I, Joseph McGill, know enough about architecture just to be dangerous. While my knowledge of history is adequate, I am only a historian by self proclamation. In my limited research to find out who built the antebellum buildings in Charleston, South Carolina, it has been revealed that slave labor factored heavily. From working in indigo, rice and cotton fields, the enslaved provided the wealth for many of those antebellum structures to be built.
Researching the slave tags that were issued to the enslaved revealed that many of the them worked as sawyers, cabinet makers, carpenters, iron workers, plasterers, stone masons and brick masons. Many of the plantations in Berkeley and Charleston counties made bricks. One of the most indisputable telltale signs of what the enslaved contributed to the built environment of antebellum Charleston are the fingerprints that were left in sundried bricks when they were handled too early.
I have embarked on a quest to find those fingerprints and I invite you to join me. While I have found prints at Boone Hall, Drayton Hall and Magnolia Plantations, I know that there are many more that exists and are waiting to be revealed. Your assignment, should you choose to accept, without trespassing, search those places where antebellum brick walls, chimneys, fences and foundations exist, find and document those fingerprints left by the enslaved. Invite friends who don’t have access to this website to join in on the search. The ancestors are reaching out to us, let’s reach back and begin to tell the real stories of their contributions to the antebellum built environment of Charleston, SC.
Have you registered for the Slave Dwelling Project Conference? It will be held in Savannah, GA, September 18 – 20, 2014. Jeffrey Harris, history consultant, will conduct a breakout session titled: Who Built America. [ngg_images gallery_ids=”26″ gallery_width=”300″ display_type=”photocrati-nextgen_basic_slideshow”]
Jeffrey A. Harris is an independent historian and consultant who works with historic preservation organizations and historic sites on issues related to diversity and historic interpretations. Jeffrey’s past clients include Cliveden (A National Trust Historic Site), the Young Preservationists Association of Pittsburgh, Hampden-Sydney College, the Raleigh Historic Development Commission and Hanbury Preservation Consulting.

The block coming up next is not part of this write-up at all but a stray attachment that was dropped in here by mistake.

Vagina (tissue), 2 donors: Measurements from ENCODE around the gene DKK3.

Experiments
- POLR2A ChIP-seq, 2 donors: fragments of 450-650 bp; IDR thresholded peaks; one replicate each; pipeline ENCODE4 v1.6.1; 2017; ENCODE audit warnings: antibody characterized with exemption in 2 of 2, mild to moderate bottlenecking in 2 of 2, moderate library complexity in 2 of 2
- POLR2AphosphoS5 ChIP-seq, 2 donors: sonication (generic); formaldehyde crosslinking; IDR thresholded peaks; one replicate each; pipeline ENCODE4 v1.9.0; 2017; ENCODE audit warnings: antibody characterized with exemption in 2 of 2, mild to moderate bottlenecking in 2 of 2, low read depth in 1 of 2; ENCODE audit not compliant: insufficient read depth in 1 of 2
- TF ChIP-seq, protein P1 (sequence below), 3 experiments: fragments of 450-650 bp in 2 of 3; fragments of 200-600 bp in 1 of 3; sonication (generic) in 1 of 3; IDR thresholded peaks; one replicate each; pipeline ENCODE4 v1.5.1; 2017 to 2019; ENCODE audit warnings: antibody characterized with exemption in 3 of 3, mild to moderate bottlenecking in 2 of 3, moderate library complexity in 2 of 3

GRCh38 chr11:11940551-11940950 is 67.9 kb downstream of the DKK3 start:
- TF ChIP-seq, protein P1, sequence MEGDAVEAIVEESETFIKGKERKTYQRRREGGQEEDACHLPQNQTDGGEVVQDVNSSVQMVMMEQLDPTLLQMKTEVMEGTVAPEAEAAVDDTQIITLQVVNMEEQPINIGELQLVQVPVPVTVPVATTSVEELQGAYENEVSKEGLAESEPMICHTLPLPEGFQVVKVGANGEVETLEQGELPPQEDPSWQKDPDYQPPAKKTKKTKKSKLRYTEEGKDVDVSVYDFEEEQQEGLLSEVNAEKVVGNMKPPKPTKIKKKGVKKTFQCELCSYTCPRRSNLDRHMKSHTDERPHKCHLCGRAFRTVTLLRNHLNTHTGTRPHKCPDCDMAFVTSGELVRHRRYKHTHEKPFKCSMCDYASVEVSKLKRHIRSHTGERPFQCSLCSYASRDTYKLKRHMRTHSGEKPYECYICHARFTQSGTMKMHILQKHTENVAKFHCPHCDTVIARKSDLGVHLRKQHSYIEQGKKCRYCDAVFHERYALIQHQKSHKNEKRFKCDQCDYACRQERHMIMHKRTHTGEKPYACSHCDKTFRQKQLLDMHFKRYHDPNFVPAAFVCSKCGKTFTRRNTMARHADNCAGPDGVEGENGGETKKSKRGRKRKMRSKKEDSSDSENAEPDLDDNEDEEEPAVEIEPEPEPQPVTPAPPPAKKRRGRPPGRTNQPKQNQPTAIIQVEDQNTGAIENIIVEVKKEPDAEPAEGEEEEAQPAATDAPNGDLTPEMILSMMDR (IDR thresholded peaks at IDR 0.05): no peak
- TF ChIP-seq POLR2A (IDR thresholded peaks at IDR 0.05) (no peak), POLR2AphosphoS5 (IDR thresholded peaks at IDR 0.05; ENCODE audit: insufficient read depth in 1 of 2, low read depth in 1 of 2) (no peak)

From 2005 until 2008, Jeffrey A. Harris was the National Trust for Historic Preservation’s first Director for Diversity. In this position, Jeffrey served as the principal representative on diversity issues for the organization. It was also his responsibility to conduct research, compile data, and speak to organizations across the nation to expound on issues of diversity and historic preservation. Jeffrey joined the National Trust for Historic Preservation in February of 2003 as the Program Coordinator for the African American Historic Places Initiative (AAHPI). The AAHPI provided Jeffrey with an opportunity to work on a project focused on finding solutions to the challenges that African American historic places face. He served as an intern with the organization’s Community Partners program during the summer of 2002.
Jeffrey has finished his coursework and examinations for a PH.D in History at American University. Jeffrey also holds a MA in American History from Clemson University and a BA in History and Spanish from Hampden-Sydney College. As an experienced public speaker, Jeffrey has spoken across the country on issues related to African American history, LGBT historic sites, the need to diversify the historic preservation movement, and the value of historic preservation in diverse communities.
Jeffrey served on the Board of Trustees for the DC Preservation League, and served as an Advisor to both the DC Chapter of the National Organization of Minority Architects and the Rainbow History Project.
To register and learn more about the conference, please follow this link: http://slavedwellingproject.org/registration-is-now-open-for-the-slave-dwelling-project-conference-2014/